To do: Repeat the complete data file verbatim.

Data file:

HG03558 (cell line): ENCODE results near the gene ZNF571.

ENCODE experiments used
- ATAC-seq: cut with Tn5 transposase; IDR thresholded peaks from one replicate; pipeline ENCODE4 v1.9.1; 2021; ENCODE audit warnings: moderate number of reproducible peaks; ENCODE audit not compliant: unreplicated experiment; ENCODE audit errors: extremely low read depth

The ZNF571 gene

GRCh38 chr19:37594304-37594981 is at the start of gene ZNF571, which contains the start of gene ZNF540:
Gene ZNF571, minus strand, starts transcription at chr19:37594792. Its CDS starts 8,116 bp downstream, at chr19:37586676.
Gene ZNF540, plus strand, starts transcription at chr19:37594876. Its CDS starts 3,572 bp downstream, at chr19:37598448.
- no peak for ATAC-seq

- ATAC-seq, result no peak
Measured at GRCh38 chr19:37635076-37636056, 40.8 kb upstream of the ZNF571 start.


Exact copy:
HG03558 (cell line): ENCODE results near the gene ZNF571.

ENCODE experiments used
- ATAC-seq: cut with Tn5 transposase; IDR thresholded peaks from one replicate; pipeline ENCODE4 v1.9.1; 2021; ENCODE audit warnings: moderate number of reproducible peaks; ENCODE audit not compliant: unreplicated experiment; ENCODE audit errors: extremely low read depth

The ZNF571 gene

GRCh38 chr19:37594304-37594981 is at the start of gene ZNF571, which contains the start of gene ZNF540:
Gene ZNF571, minus strand, starts transcription at chr19:37594792. Its CDS starts 8,116 bp downstream, at chr19:37586676.
Gene ZNF540, plus strand, starts transcription at chr19:37594876. Its CDS starts 3,572 bp downstream, at chr19:37598448.
- no peak for ATAC-seq

- ATAC-seq, result no peak
Measured at GRCh38 chr19:37635076-37636056, 40.8 kb upstream of the ZNF571 start.